If you have not faced a point in your life where someone loved you, and you felt undeserving of that love, and terrified of it, and tempted to shove it away, to reject it as vehemently as possible, then I think maybe you haven’t lived.

Let me be frank. I’ve had a pretty easy life in many respects. I coped with most of my family being chronically ill during my teen years; I lost my grandmother and my mother by the time I was twenty. But I’ve never suffered a life-threatening injury, or a chronic illness, or an addiction, myself. My depression is easily medicated. Even separated from my husband, I spent time on Christmas day with him and his sweetie, his mother, our daughter and her husband, and it was peaceful and good.

And yet, I have known those moments when I felt profoundly, grossly unlovable, when being loved was a threat and an affront and the last thing in the world I wanted. Someone stood by me and loved me and withstood my loathing, and because I have been fortunate, those times passed over pretty quickly. But I know. The light of love shining into our darkness does not always lead us out into the light. Sometimes it causes us to flee deeper into the darkness and the abyss. And St. John, in his writings, shows us and teaches us that.

St. Catherine of Genoa is reported to have said that the fires of hell are only the love of God, as felt by those who reject it. The first time I read those words, they made perfect sense to me, and they still do. All of us, in this life or the next, will confront the absolute, unconditional, unyielding love of God for us, each individual fucked-up self. And for some of us, the experience will be more terrifying, more destructive to the self we created, than any amount of divine wrath or punishment, any transcendant holiness and otherness. Love is the cup we are offered; it is our own fear, our own shame, our own sin that can place a serpent in it.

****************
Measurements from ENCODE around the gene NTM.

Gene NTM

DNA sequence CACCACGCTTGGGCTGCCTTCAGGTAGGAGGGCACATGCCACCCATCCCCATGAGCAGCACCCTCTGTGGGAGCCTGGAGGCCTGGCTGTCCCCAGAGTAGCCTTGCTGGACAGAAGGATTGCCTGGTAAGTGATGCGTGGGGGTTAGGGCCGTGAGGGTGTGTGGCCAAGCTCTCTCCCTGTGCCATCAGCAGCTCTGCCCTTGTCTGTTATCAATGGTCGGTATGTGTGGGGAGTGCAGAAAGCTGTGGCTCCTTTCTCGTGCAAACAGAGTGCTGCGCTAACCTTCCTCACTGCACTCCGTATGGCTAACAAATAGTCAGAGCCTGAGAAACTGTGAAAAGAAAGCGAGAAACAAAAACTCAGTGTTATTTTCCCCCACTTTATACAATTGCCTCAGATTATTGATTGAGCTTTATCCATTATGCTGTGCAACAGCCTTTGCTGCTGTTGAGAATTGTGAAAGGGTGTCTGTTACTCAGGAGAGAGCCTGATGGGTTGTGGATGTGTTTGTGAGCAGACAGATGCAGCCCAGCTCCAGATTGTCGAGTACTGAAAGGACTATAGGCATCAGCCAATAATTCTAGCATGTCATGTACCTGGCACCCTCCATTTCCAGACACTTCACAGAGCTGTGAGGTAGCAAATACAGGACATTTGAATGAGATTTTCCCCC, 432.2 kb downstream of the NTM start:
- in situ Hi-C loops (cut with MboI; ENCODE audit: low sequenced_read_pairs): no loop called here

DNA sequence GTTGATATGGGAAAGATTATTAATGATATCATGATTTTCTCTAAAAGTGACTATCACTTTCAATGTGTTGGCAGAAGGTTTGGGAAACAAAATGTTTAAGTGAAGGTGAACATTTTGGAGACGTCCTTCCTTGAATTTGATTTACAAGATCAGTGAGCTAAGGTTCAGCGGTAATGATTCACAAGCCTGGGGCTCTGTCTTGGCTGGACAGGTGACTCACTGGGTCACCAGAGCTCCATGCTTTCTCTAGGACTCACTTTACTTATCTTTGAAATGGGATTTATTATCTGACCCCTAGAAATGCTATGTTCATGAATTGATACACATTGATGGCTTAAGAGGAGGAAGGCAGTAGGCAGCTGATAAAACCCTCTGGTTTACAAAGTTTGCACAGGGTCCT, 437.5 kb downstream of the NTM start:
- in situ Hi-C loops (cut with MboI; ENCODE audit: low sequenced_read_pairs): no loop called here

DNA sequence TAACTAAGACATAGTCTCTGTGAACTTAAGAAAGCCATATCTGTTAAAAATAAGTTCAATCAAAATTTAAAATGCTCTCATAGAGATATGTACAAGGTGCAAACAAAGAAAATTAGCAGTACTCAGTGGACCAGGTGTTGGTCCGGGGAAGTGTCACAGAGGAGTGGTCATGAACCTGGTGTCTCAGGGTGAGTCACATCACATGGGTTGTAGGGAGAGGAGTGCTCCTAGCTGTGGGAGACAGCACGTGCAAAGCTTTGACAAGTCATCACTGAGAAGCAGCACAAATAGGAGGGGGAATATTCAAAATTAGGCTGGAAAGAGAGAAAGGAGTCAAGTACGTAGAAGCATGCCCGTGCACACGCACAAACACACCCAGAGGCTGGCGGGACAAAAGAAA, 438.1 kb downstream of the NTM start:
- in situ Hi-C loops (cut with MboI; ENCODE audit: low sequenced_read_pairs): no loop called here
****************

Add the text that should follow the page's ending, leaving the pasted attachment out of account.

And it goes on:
I drink to you the love of St. John.

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O Rex Gentium, et desideratus earum,
lapisque angularis, qui facis utraque unum:
veni, et salva hominem,
quem de limo formasti.

O King of the nations, and their desire, you are
the cornerstone makes us both one: 
Come, and save the creature which you fashioned from clay.

The reason why God came into the world as a human being, as Jesus, was to make one that which was divided in two. This is the absolute bottom line of theology.

He came to make one the creature and the Creator, separated by their natures, separated further by the creature’s sin.